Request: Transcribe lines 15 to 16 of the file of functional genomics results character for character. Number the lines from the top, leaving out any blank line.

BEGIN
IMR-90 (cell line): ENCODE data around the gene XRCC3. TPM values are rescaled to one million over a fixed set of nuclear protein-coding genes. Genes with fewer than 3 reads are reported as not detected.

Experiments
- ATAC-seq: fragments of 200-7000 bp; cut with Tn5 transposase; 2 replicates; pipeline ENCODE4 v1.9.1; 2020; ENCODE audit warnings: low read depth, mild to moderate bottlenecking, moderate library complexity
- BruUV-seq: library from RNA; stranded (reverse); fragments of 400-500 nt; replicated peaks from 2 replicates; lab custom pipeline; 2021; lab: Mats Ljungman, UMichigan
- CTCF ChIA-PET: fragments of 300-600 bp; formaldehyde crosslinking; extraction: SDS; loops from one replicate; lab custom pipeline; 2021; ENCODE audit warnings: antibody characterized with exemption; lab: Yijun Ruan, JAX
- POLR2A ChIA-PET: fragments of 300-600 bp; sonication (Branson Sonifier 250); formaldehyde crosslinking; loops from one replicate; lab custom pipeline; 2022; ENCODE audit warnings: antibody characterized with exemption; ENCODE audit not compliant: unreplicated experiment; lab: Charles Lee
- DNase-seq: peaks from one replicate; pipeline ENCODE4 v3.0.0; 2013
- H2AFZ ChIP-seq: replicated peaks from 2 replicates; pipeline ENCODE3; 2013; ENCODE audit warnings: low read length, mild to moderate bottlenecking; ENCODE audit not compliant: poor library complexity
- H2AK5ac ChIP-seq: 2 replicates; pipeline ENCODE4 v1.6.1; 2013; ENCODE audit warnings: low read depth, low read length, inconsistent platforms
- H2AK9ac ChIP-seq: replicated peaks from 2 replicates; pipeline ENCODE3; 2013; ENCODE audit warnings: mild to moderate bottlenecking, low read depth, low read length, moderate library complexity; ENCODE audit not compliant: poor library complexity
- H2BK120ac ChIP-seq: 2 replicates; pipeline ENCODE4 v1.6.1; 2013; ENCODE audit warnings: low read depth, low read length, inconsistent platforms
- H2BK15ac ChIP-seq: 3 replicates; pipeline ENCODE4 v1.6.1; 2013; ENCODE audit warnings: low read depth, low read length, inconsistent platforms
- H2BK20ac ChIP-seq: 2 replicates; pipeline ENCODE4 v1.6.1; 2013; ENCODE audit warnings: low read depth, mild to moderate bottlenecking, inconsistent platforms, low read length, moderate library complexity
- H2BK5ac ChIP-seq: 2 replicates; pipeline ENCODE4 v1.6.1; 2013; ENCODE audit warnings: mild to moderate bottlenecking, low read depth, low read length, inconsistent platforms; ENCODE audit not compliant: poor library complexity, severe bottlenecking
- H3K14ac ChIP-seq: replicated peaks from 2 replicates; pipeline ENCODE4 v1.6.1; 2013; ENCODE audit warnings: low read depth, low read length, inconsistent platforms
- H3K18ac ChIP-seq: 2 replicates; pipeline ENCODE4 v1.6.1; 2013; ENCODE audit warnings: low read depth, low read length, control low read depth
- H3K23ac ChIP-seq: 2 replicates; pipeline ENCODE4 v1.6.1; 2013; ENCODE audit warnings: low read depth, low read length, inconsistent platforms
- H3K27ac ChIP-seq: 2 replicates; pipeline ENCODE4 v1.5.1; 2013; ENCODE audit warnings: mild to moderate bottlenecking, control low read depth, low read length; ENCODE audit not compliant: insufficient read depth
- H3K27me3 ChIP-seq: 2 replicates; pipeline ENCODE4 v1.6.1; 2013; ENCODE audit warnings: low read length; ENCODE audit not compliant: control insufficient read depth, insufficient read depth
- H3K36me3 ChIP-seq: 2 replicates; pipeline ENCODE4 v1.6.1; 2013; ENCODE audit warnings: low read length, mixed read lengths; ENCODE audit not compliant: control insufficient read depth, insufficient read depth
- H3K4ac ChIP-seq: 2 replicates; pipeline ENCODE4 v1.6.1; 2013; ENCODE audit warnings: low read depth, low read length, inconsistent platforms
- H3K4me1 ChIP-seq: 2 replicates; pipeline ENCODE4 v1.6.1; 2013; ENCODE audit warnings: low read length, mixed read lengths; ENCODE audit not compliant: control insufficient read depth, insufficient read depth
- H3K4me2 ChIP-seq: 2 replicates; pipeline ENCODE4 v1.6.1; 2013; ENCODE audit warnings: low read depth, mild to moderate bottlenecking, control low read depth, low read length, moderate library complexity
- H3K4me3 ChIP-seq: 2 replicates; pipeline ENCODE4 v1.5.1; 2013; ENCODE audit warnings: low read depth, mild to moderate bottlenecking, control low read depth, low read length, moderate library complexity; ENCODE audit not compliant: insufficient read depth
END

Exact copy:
- H3K14ac ChIP-seq: replicated peaks from 2 replicates; pipeline ENCODE4 v1.6.1; 2013; ENCODE audit warnings: low read depth, low read length, inconsistent platforms
- H3K18ac ChIP-seq: 2 replicates; pipeline ENCODE4 v1.6.1; 2013; ENCODE audit warnings: low read depth, low read length, control low read depth